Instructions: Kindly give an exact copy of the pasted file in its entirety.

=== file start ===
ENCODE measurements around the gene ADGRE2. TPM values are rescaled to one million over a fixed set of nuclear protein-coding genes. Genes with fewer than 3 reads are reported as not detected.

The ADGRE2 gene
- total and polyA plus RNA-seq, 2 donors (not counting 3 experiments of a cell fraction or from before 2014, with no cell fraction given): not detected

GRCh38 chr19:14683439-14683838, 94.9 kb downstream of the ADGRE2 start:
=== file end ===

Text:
ENCODE measurements around the gene ADGRE2. TPM values are rescaled to one million over a fixed set of nuclear protein-coding genes. Genes with fewer than 3 reads are reported as not detected.

The ADGRE2 gene
- total and polyA plus RNA-seq, 2 donors (not counting 3 experiments of a cell fraction or from before 2014, with no cell fraction given): not detected

GRCh38 chr19:14683439-14683838, 94.9 kb downstream of the ADGRE2 start: